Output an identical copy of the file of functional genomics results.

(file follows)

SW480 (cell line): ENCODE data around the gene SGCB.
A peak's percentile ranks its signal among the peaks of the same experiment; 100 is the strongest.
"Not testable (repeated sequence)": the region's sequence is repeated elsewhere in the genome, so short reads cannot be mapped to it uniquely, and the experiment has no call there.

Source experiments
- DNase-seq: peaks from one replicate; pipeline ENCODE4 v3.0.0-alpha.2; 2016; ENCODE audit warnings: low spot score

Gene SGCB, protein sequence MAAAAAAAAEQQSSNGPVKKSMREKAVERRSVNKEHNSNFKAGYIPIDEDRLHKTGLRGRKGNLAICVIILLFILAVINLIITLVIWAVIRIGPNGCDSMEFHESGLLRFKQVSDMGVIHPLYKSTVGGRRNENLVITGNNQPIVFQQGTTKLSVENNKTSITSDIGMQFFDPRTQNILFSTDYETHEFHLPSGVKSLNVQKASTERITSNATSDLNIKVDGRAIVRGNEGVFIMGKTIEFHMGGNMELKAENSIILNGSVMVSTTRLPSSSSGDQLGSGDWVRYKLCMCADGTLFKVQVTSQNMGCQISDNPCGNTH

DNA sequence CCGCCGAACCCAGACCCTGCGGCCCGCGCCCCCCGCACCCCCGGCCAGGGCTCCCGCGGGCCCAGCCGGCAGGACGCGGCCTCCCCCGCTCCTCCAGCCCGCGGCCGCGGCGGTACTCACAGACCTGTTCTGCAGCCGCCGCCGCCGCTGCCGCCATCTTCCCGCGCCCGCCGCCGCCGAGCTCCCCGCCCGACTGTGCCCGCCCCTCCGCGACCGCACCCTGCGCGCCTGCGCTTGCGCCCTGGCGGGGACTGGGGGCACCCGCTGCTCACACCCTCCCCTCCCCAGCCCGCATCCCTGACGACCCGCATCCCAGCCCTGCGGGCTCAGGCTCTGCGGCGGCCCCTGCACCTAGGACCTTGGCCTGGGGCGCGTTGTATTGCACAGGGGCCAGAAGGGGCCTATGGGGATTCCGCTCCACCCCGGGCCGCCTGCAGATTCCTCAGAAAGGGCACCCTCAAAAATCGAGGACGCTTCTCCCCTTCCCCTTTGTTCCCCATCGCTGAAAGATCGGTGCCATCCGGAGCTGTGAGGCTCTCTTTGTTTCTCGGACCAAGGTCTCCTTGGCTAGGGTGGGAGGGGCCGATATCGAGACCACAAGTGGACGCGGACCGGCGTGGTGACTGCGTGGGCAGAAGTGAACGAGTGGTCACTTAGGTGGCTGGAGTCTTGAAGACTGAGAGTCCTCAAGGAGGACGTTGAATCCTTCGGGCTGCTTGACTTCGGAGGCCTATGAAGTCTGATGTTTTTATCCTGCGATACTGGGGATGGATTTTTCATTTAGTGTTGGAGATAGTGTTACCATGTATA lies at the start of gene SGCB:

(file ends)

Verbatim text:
SW480 (cell line): ENCODE data around the gene SGCB.
A peak's percentile ranks its signal among the peaks of the same experiment; 100 is the strongest.
"Not testable (repeated sequence)": the region's sequence is repeated elsewhere in the genome, so short reads cannot be mapped to it uniquely, and the experiment has no call there.

Source experiments
- DNase-seq: peaks from one replicate; pipeline ENCODE4 v3.0.0-alpha.2; 2016; ENCODE audit warnings: low spot score

Gene SGCB, protein sequence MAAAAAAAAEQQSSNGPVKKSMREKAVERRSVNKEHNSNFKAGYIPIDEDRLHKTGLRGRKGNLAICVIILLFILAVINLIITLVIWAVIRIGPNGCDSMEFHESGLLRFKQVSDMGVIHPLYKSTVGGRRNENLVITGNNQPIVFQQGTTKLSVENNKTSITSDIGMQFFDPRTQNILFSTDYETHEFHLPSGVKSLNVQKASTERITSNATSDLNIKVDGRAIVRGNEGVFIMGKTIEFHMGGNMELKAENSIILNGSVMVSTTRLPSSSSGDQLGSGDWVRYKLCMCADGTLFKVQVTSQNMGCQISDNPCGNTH

DNA sequence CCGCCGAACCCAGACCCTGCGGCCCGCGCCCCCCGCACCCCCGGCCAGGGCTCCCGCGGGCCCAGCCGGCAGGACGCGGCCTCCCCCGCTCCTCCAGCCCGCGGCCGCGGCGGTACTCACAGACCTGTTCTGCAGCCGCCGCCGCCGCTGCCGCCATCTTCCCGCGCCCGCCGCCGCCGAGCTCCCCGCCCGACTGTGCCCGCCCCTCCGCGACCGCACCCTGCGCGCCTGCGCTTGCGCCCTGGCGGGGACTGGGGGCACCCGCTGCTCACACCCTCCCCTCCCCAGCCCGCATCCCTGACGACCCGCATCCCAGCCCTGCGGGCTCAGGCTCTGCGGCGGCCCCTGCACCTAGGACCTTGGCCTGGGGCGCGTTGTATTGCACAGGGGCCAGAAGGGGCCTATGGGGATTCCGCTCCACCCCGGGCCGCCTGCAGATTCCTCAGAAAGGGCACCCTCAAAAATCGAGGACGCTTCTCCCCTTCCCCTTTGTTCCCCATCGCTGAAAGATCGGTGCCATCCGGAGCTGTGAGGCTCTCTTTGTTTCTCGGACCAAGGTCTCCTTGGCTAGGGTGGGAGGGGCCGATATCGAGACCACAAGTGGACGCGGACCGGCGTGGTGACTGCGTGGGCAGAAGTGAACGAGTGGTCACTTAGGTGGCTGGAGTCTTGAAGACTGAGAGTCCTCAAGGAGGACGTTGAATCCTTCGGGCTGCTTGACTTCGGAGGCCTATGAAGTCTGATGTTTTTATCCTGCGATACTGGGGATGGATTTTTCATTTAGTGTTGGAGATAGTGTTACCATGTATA lies at the start of gene SGCB: